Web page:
Table 1. Diagnostic Features of the Overlap Syndromes
Overlap SyndromeLaboratory FeaturesHistological Findings
AIH-PBC (Paris criteria modified by EASL)[4-6]AIH features (1 of 2):Interface hepatitis (required)
ALT ≥ 5-fold ULN 
IgG ≥ 2-fold ULN or SMAs 
PBC features (2 of 3, including histology):Florid duct lesions
AP ≥ 2-fold ULN or GGT ≥ 5-fold ULN 
AIH-PBC (outside Paris criteria)[1, 2, 8]Predominant AST/ALT abnormalitiesInterface hepatitis and bile duct injury or loss (lymphocytic, pleomorphic, or destructive cholangitis)
 AP < 2-fold ULN and GGT < 5-fold ULN 
 Hypergammaglobulinemia (IgG > ULN) 
 ANAs or SMAs 
AIH-PSC[4, 6, 10]AIH featuresInterface hepatitis and portal edema, fibrosis, or ductopenia (obliterative fibrous cholangitis possible but rare)
 AMAs absent 
 Focal strictures and dilations by ERC or MRC 
AIH–indeterminate cholestasis (possibly AMA-negative PBC or AIH–small-duct PSC)[1, 2, 8]AIH featuresInterface hepatitis and bile duct injury or loss
 AP ≥ 2-fold ULN or GGT > ULN 
 AMAs absent 
 Normal ERC or MRC 

The diagnosis of the overlap syndrome of AIH and PSC requires features of AIH, an absence of anti-mitochondrial antibodies (AMAs), and an abnormal cholangiogram with focal bile duct strictures and dilations typical of PSC[1, 2] (Table 1). Patients may also have features of AIH and a cholestatic phenotype in the absence of classic features of PSC or PBC[1, 2] (Table 1). These patients lack AMAs, and they have a normal cholangiogram. The histological findings of bile duct injury or loss suggest an overlap syndrome, and they may have AMA-negative PBC or small-duct PSC.[1, 2]

The various scoring systems for AIH should not be used to diagnose the overlap syndromes.[4] These systems were not designed for this application, and their ability to demonstrate AIH in patients with cholestatic liver disease is poor (sensitivity = 50%-62%). The liver biopsy examination is the strongest independent predictor of an overlap syndrome, and clinical judgment is the gold standard for the diagnosis.[7]

Treatment and Outcomes

The treatment of the overlap syndrome of AIH and PBC is influenced by the relative strength of each disease component, and all regimens are empirical.[1, 2, 4] The medications used to treat these syndromes are unlicensed for these clinical applications. Corticosteroids in combination with ursodeoxycholic acid (UDCA; 13–15 mg/kg daily) have been recommended for patients who satisfy the Paris criteria[4, 6] (Table 2). This regimen has significantly improved laboratory findings, and it has prevented progressive hepatic fibrosis.[5] Combination therapy has also been superior to treatment with corticosteroids or UDCA alone in a small subgroup analysis,[5] and it has been endorsed by the EASL with a recommendation that is not strongly evidence-based.[4, 6] Treatment with corticosteroids or UDCA alone has been effective in patients whose primary disease of AIH or PBC has heavily outweighed the overlap component[8, 9] (Table 2).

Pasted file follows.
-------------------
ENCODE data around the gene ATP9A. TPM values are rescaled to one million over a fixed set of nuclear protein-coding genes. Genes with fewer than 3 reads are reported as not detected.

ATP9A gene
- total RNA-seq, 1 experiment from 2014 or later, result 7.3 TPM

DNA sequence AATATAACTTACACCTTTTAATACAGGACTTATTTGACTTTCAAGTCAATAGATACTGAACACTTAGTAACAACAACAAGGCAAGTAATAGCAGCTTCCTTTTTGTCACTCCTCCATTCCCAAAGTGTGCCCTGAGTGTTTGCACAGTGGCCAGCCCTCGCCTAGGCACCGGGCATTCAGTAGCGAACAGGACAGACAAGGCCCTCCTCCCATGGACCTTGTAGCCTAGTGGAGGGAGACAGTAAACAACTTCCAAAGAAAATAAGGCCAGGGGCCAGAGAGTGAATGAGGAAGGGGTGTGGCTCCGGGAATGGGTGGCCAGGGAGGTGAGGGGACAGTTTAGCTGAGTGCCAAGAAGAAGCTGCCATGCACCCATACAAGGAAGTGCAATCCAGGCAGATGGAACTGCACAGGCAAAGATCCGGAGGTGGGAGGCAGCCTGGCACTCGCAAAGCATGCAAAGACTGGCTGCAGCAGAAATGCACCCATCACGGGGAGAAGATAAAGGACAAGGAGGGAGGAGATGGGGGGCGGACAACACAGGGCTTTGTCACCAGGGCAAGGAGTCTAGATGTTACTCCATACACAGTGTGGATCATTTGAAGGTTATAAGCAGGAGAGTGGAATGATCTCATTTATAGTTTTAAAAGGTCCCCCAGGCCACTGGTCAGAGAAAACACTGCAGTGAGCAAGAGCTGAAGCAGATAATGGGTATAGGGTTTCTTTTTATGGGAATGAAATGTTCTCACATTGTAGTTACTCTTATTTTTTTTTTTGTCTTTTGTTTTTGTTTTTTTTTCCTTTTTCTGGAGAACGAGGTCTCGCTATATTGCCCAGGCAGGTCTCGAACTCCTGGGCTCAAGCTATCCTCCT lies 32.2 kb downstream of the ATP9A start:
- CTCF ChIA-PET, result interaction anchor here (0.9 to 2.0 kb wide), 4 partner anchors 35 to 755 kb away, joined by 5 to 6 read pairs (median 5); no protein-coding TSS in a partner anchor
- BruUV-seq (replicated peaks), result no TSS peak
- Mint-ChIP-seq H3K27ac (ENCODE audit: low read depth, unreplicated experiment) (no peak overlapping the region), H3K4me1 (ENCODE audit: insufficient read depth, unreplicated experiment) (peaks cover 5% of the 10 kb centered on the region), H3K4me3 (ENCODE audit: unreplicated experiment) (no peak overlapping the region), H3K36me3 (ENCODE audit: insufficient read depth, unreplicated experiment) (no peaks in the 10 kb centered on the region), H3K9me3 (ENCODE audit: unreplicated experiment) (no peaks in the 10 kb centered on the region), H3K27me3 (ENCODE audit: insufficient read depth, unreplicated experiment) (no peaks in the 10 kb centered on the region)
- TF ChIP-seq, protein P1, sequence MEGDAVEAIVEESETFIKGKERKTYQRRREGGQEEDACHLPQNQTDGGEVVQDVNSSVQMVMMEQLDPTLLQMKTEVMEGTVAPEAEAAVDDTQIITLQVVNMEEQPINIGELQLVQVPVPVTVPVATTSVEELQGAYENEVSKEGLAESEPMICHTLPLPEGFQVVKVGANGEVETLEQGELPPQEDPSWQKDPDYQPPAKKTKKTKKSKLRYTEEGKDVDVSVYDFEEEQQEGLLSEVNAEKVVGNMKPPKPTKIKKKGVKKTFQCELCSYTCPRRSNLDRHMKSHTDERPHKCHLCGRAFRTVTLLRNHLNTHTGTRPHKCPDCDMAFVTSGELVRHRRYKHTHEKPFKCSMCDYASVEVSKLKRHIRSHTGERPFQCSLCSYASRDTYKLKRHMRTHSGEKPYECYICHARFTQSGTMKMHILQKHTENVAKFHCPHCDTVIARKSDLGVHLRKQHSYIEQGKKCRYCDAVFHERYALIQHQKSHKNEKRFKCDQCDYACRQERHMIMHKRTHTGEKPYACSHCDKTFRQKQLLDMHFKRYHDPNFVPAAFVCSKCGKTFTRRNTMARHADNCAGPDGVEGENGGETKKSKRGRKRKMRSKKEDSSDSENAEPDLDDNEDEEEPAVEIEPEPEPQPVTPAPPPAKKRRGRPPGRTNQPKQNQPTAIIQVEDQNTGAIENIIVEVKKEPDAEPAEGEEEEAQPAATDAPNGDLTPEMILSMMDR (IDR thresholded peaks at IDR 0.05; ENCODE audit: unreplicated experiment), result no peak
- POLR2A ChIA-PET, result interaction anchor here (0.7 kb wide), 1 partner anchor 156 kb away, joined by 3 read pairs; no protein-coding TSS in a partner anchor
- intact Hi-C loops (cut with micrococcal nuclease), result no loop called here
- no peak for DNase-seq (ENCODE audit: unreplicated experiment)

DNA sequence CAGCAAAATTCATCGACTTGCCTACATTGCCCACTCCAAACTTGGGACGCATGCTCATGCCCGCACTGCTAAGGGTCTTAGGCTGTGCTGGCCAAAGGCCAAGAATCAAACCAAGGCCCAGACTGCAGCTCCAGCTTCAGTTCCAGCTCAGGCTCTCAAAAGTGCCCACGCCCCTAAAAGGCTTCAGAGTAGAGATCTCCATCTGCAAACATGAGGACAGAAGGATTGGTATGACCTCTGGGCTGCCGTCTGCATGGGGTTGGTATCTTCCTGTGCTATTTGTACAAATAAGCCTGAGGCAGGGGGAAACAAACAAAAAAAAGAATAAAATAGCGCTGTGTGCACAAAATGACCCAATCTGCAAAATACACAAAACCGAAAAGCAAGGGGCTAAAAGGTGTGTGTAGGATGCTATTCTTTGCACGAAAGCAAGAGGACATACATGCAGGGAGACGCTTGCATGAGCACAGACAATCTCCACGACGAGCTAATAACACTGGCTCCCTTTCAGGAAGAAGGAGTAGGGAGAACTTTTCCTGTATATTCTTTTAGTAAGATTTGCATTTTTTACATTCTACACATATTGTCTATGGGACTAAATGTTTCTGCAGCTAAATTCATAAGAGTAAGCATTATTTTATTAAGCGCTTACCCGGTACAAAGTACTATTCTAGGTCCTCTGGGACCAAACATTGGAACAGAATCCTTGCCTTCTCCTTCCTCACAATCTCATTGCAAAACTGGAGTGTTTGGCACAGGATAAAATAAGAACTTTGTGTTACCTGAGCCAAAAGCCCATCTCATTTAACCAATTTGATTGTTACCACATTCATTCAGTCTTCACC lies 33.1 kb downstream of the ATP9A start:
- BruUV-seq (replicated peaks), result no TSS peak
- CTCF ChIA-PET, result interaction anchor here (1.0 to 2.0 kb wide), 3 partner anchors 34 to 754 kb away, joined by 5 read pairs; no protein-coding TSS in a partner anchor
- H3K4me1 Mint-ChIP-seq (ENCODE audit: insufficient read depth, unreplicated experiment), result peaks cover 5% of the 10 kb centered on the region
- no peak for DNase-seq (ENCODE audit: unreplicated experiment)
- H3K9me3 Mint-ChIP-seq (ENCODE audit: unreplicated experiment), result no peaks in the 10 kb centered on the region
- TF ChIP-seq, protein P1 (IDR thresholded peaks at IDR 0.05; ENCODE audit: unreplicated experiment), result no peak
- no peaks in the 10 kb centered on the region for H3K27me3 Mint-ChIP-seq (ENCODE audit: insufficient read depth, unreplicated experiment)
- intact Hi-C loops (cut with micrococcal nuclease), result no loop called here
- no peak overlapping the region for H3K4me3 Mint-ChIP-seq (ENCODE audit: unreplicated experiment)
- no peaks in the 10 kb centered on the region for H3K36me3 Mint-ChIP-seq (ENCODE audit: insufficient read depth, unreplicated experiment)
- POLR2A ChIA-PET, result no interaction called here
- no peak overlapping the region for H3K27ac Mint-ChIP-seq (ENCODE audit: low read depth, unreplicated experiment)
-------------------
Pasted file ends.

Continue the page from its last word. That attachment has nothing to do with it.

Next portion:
Table 2. Treatment Options for the Overlap Syndromes
Overlap SyndromePredominant ComponentTreatment RegimenOutcomes
  1. a

    Endorsed by the EASL.[4, 6]

  2. b

    Endorsed by the EASL and the AASLD.[4, 6, 10]

AIH-PBCPBC and AIH equivalent by Paris criteriaCorticosteroids and UDCAaImproves serum AP, GGT, and ALT[5]
   Prevents progressive hepatic fibrosis[5]
   Better than UDCA or corticosteroids alone[5]
AIH-PBCPBCUDCASame laboratory improvements found for classic PBC[9]
AIH-PBCAIHCorticosteroids alone or with azathioprineLaboratory and histological improvements as frequently as for classic AIH (improvement, 81% versus 86%; treatment failure, 14% versus 9%)[1, 2, 8]
AIH-PSCAIH or PBCCorticosteroids and UDCAbVariable responses (20%-100%) possibly related to level of cholestasis[1, 2]
AIH–indeterminate cholestasis (including AMA-negative PBC and small-duct PSC)AIH or cholestatic phenotypeEmpirical and unendorsedUncertain response[1, 2]
  Directed by predominant component: corticosteroids, UDCA, or corticosteroids and UDCAAnecdotal experience[1, 2]

Combination therapy with corticosteroids and UDCA has been endorsed by the EASL[4, 6] and the American Association for the Study of Liver Diseases (AASLD)[4, 10] for the overlap syndrome of AIH and PSC with a recommendation that is also not strongly evidence-based (Table 2). Combination therapy has been effective in 20% to 100% of patients, and the variability of the responses probably reflects differences in diagnostic criteria and dosing schedules.[1, 2, 8] Corticosteroids alone have had inconsistent results, mycophenolate mofetil has been ineffective, and calcineurin inhibitors have been rarely used.[1, 2, 4] Patients with mixed syndromes of AIH and AMA-negative PBC or small-duct PSC lack a recommended strategy, and treatments include corticosteroids, UDCA (13–15 mg/kg daily), or both; this depends on the predominant clinical component and the treatment response[1, 2, 8] (Table 2).


Overlap syndromes are clinical descriptions, and their principal clinical value is that they respond variably to conventional treatment strategies.[1, 2, 4, 8] Diagnostic criteria and treatment algorithms have not been codified. Off-label combination therapy with corticosteroids and UDCA has been recommended for most patients on the basis of weak clinical evidence.[6, 10] Treatments can be individualized, and they should be directed at the predominant disease component.[1, 2, 4, 8]